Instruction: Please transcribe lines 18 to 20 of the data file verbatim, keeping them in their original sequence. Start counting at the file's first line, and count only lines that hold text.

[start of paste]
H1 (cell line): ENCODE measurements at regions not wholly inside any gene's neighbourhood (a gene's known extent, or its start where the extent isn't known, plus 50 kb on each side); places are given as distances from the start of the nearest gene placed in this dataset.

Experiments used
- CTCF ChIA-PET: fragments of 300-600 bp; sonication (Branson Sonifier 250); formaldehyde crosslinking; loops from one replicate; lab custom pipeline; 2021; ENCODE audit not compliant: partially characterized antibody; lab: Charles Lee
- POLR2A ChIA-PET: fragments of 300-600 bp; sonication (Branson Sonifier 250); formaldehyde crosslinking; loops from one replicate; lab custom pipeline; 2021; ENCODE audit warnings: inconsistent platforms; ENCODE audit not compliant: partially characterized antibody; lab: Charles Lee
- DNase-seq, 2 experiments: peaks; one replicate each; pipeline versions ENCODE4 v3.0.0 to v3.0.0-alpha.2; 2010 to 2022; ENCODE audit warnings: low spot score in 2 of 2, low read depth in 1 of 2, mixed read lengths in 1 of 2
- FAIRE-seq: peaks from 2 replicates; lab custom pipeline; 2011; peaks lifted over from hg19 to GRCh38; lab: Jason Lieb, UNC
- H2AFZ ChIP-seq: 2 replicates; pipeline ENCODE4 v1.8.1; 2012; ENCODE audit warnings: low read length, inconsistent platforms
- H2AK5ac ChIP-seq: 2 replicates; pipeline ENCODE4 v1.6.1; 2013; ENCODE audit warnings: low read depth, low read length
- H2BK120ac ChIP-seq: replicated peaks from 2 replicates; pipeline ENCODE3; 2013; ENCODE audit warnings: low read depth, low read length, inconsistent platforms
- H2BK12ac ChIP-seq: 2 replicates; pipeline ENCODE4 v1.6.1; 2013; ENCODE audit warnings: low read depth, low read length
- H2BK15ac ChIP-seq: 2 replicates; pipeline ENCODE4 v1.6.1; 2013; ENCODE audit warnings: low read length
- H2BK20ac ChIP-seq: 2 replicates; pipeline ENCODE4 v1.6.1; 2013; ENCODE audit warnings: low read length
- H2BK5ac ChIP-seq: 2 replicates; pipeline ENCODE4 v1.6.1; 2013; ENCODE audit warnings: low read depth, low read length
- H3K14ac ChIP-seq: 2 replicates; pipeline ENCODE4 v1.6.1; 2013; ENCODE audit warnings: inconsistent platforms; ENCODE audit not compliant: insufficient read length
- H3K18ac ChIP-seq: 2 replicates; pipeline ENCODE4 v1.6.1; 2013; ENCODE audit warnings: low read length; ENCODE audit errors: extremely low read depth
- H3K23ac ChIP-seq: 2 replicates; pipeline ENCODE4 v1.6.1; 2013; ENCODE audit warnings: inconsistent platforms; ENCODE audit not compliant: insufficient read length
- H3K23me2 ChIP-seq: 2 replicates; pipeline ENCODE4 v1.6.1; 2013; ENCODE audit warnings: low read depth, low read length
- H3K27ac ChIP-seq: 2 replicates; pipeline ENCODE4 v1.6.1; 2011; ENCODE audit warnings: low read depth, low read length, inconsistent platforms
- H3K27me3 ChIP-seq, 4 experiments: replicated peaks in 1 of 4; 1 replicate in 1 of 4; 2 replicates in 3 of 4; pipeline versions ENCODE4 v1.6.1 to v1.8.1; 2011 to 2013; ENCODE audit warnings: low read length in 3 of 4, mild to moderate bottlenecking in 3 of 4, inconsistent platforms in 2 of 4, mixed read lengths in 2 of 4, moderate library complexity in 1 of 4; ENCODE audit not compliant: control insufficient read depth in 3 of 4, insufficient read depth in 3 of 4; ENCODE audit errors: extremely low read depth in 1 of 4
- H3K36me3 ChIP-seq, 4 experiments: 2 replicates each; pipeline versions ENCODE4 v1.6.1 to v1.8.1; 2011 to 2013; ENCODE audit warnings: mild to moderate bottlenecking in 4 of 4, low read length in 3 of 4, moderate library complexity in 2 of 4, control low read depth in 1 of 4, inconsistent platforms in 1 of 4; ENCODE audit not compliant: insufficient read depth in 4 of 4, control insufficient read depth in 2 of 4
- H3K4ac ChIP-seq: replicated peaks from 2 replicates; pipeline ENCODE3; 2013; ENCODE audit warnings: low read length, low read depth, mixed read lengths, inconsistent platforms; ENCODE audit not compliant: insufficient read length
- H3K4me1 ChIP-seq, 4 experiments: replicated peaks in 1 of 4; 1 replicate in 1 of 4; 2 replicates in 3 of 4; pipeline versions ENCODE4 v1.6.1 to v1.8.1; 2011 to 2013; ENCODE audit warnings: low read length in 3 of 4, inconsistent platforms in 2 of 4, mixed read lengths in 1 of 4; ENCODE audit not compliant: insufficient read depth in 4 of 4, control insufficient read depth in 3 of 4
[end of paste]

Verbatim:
- H3K27ac ChIP-seq: 2 replicates; pipeline ENCODE4 v1.6.1; 2011; ENCODE audit warnings: low read depth, low read length, inconsistent platforms
- H3K27me3 ChIP-seq, 4 experiments: replicated peaks in 1 of 4; 1 replicate in 1 of 4; 2 replicates in 3 of 4; pipeline versions ENCODE4 v1.6.1 to v1.8.1; 2011 to 2013; ENCODE audit warnings: low read length in 3 of 4, mild to moderate bottlenecking in 3 of 4, inconsistent platforms in 2 of 4, mixed read lengths in 2 of 4, moderate library complexity in 1 of 4; ENCODE audit not compliant: control insufficient read depth in 3 of 4, insufficient read depth in 3 of 4; ENCODE audit errors: extremely low read depth in 1 of 4
- H3K36me3 ChIP-seq, 4 experiments: 2 replicates each; pipeline versions ENCODE4 v1.6.1 to v1.8.1; 2011 to 2013; ENCODE audit warnings: mild to moderate bottlenecking in 4 of 4, low read length in 3 of 4, moderate library complexity in 2 of 4, control low read depth in 1 of 4, inconsistent platforms in 1 of 4; ENCODE audit not compliant: insufficient read depth in 4 of 4, control insufficient read depth in 2 of 4